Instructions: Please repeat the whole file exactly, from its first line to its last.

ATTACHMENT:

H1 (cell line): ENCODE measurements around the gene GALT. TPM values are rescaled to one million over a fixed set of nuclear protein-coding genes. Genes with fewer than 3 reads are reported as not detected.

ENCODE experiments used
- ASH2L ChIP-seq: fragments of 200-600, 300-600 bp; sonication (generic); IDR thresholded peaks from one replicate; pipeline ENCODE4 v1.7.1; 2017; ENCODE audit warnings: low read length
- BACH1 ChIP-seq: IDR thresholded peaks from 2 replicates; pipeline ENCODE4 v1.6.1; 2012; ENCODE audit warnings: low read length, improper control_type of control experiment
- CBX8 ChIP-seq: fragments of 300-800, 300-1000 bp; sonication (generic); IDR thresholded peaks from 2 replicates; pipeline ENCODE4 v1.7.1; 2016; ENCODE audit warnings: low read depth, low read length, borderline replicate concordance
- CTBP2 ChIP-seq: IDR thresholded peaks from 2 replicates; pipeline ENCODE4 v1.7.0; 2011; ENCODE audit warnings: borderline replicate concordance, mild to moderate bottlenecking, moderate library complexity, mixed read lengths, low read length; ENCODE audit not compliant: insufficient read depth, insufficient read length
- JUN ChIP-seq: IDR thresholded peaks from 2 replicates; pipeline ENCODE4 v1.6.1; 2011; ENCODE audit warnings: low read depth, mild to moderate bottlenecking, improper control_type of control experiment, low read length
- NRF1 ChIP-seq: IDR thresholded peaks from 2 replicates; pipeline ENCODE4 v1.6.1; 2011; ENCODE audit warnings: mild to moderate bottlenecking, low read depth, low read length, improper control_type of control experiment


H1 (cell line): ENCODE measurements around the gene GALT. TPM values are rescaled to one million over a fixed set of nuclear protein-coding genes. Genes with fewer than 3 reads are reported as not detected.

ENCODE experiments used
- ASH2L ChIP-seq: fragments of 200-600, 300-600 bp; sonication (generic); IDR thresholded peaks from one replicate; pipeline ENCODE4 v1.7.1; 2017; ENCODE audit warnings: low read length
- BACH1 ChIP-seq: IDR thresholded peaks from 2 replicates; pipeline ENCODE4 v1.6.1; 2012; ENCODE audit warnings: low read length, improper control_type of control experiment
- CBX8 ChIP-seq: fragments of 300-800, 300-1000 bp; sonication (generic); IDR thresholded peaks from 2 replicates; pipeline ENCODE4 v1.7.1; 2016; ENCODE audit warnings: low read depth, low read length, borderline replicate concordance
- CTBP2 ChIP-seq: IDR thresholded peaks from 2 replicates; pipeline ENCODE4 v1.7.0; 2011; ENCODE audit warnings: borderline replicate concordance, mild to moderate bottlenecking, moderate library complexity, mixed read lengths, low read length; ENCODE audit not compliant: insufficient read depth, insufficient read length
- JUN ChIP-seq: IDR thresholded peaks from 2 replicates; pipeline ENCODE4 v1.6.1; 2011; ENCODE audit warnings: low read depth, mild to moderate bottlenecking, improper control_type of control experiment, low read length
- NRF1 ChIP-seq: IDR thresholded peaks from 2 replicates; pipeline ENCODE4 v1.6.1; 2011; ENCODE audit warnings: mild to moderate bottlenecking, low read depth, low read length, improper control_type of control experiment